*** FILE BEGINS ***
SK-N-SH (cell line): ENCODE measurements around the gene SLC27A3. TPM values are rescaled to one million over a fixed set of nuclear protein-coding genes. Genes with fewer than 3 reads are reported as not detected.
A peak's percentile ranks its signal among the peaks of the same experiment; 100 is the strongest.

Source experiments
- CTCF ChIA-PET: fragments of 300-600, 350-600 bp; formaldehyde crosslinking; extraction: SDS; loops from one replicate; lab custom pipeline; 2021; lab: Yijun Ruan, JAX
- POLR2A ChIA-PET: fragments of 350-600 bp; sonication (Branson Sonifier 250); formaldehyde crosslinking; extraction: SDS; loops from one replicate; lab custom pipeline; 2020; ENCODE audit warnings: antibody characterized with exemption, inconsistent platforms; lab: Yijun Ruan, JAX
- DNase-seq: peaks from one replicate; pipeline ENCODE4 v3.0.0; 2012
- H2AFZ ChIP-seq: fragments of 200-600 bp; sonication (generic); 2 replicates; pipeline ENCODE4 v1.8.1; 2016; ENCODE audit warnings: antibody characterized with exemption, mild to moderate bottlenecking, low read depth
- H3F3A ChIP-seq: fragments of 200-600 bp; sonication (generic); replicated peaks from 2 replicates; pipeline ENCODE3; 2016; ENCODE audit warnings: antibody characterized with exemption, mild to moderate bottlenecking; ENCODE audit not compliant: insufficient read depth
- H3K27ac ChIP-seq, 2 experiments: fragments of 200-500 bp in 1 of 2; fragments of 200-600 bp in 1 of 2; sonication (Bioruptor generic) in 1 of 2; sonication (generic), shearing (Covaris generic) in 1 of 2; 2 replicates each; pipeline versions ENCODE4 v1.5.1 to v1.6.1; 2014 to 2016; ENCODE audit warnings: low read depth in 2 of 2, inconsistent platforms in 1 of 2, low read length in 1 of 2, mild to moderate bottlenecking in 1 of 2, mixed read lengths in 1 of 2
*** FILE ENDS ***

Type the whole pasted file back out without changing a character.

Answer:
SK-N-SH (cell line): ENCODE measurements around the gene SLC27A3. TPM values are rescaled to one million over a fixed set of nuclear protein-coding genes. Genes with fewer than 3 reads are reported as not detected.
A peak's percentile ranks its signal among the peaks of the same experiment; 100 is the strongest.

Source experiments
- CTCF ChIA-PET: fragments of 300-600, 350-600 bp; formaldehyde crosslinking; extraction: SDS; loops from one replicate; lab custom pipeline; 2021; lab: Yijun Ruan, JAX
- POLR2A ChIA-PET: fragments of 350-600 bp; sonication (Branson Sonifier 250); formaldehyde crosslinking; extraction: SDS; loops from one replicate; lab custom pipeline; 2020; ENCODE audit warnings: antibody characterized with exemption, inconsistent platforms; lab: Yijun Ruan, JAX
- DNase-seq: peaks from one replicate; pipeline ENCODE4 v3.0.0; 2012
- H2AFZ ChIP-seq: fragments of 200-600 bp; sonication (generic); 2 replicates; pipeline ENCODE4 v1.8.1; 2016; ENCODE audit warnings: antibody characterized with exemption, mild to moderate bottlenecking, low read depth
- H3F3A ChIP-seq: fragments of 200-600 bp; sonication (generic); replicated peaks from 2 replicates; pipeline ENCODE3; 2016; ENCODE audit warnings: antibody characterized with exemption, mild to moderate bottlenecking; ENCODE audit not compliant: insufficient read depth
- H3K27ac ChIP-seq, 2 experiments: fragments of 200-500 bp in 1 of 2; fragments of 200-600 bp in 1 of 2; sonication (Bioruptor generic) in 1 of 2; sonication (generic), shearing (Covaris generic) in 1 of 2; 2 replicates each; pipeline versions ENCODE4 v1.5.1 to v1.6.1; 2014 to 2016; ENCODE audit warnings: low read depth in 2 of 2, inconsistent platforms in 1 of 2, low read length in 1 of 2, mild to moderate bottlenecking in 1 of 2, mixed read lengths in 1 of 2